231 F2d 186 Doll v. R Glenn
231 F.2d 186
56-1 USTC P 9401
Ethel A. DOLL, Appellant,
Seldon R. GLENN, Appellee.
United States Court of Appeals Sixth Circuit.
March 28, 1956.
Lee S. Jones, Louisville, Ky. (W. Scott Miller, Jr., W. Scott Miller, Sr., Louisville, Ky., on the brief), for appellant.
Louise Foster, Washington, D.C. (H. Brian Holland, Ellis N. Slack, Meyer Rothwacks, Washington, D.C., J. Leonard Walker, Louisville, Ky., on the brief), for appellee.
Before SIMONS, Chief Judge, and ALLEN and MILLER, Circuit Judges.
MILLER, Circuit Judge.
The appellant, Ethel A. Doll, sought by this action to recover $6,748.38 which she paid to the appellee as Collector of Internal Revenue on a jeopardy assessment of income taxes for the calendar year 1949. The District Judge heard the case without a jury, made findings of fact and dismissed the complaint, from which ruling this appeal was taken.
The appellant was not engaged in business. Her husband, H. A. Doll, was in the lumber business in Louisville, Kentucky, operating under the name of Doll Lumber Company. In an investigation of Mr. Doll's income tax liability, revenue agents were unable to find any return for the year 1949, and made a jeopardy assessment against him based on bank deposits. They later found that H. A. Doll and the appellant had filed a joint income tax return for 1949, showing gross receipts from dividends, rent and the Doll Lumber Company in the amount of $24,925.09 and a net income of $5,405.76, with resulting tax of $598.56. The agents were unable to find books and records which would show the net income for 1949, and for the purposes of this case it has been stipulated 'that all the books and records and cancelled checks of H. A. Doll Company were not available and are not available to the revenue agents for the tax year 1949 and the plaintiff does not know of the whereabouts of said records.' Accordingly, the assessment against H. A. Doll was abated and a joint assessment was made against H. A. Doll and the appellant, based on the same bank deposits, but giving credit for the tax reported in the joint return. Appellant paid this assessment, and, following a claim for refund, brought this action in the District Court to recover the amount of the alleged erroneous assessment.
H. A. Doll used the following three bank accounts: (1) H. A. Doll account in the Security Bank, Louisville, Kentucky; (2) Doll Lumber Company account in the same bank; (3) H. A. Doll account in the Farmers and Depositors Bank, St. Matthews, Kentucky, a suburb of Louisville. In making the assessment the agents used only the H. A. Doll account in the Security Bank. In this account there were eight deposits during the year 1949, totaling $28,556.85. This total was taken as gross income, against which no deductions were credited. The tax liability was then computed on that amount of income, resulting in the deficiency herein involved.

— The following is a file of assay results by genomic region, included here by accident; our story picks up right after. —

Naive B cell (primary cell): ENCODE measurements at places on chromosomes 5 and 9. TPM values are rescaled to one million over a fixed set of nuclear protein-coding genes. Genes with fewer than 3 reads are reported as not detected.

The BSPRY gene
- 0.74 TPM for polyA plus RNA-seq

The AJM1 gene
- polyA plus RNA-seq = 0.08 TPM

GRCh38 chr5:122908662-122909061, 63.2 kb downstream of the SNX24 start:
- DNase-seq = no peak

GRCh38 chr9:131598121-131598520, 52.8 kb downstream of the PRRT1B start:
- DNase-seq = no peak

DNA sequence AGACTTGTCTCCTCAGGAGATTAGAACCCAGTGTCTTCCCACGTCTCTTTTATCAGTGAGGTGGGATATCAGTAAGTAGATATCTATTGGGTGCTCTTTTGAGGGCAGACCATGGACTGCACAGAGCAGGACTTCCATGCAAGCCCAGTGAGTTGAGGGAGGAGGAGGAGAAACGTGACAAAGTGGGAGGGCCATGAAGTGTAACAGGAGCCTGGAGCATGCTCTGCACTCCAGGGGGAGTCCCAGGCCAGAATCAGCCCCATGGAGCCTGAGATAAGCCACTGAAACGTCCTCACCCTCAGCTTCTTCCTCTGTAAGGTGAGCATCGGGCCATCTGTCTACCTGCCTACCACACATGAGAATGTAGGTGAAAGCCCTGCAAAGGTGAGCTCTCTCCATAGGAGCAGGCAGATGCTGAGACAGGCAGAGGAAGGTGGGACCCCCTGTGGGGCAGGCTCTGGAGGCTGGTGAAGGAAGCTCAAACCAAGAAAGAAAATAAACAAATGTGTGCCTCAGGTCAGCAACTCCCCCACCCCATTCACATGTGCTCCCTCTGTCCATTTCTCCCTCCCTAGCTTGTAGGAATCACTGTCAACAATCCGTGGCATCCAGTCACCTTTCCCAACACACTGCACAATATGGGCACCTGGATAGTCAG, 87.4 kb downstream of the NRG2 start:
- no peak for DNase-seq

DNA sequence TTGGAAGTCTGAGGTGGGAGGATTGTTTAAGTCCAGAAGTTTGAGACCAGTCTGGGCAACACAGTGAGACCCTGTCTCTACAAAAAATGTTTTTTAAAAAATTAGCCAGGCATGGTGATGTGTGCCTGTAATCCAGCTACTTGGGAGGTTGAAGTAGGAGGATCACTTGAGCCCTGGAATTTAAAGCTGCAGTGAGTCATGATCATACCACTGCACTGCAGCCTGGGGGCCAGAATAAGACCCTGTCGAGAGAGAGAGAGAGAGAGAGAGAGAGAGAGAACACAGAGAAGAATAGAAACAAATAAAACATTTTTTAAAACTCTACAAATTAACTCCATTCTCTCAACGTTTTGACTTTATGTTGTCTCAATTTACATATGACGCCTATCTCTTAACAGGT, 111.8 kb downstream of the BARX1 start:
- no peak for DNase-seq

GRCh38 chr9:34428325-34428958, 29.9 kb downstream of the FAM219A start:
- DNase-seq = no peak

In the absence of the books and records of the Doll Lumber Company, the Commissioner was justified in treating the deposits in the bank account of H. A. Doll as gross income with the burden resting upon the taxpayer to show what amounts, if any, were nontaxable income and what deductions, if any, should be properly credited against it. Hoefle v. Commissioner, 6 Cir., 114 F.2d 713; Hague Estate v. Commissioner, 2 Cir., 132 F.2d 775, 777-778, certiorari denied 318 U.S. 787, 63 S.Ct. 983, 87 L.Ed. 1154; Goe v. Commissioner, 3 Cir., 198 F.2d 851, certiorari denied 344 U.S. 897, 73 S.Ct. 277, 97 L.Ed. 693; Leonard B. Willits, 36 B.T.A. 294, 297; Reinecke v. Spalding, 280 U.S. 227, 232-233, 50 S.Ct. 96, 74 L.Ed. 385. The fact that the circumstances are such that it is impossible for the taxpayer to meet this burden does not affect the rule. Burnet v. Houston, 283 U.S. 223, 228, 51 S.Ct. 413, 75 L.Ed. 991. The finding by the Commissioner is presumptively correct and the burden rests upon the taxpayer to prove it erroneous. Hord v. Commissioner, 6 Cir., 143 F.2d 73, 75-76; Greenfeld v. Commissioner, 4 Cir., 165 F.2d 318; Lenox Cloths Shops v. Commissioner, 6 Cir., 139 F.2d 56, 59.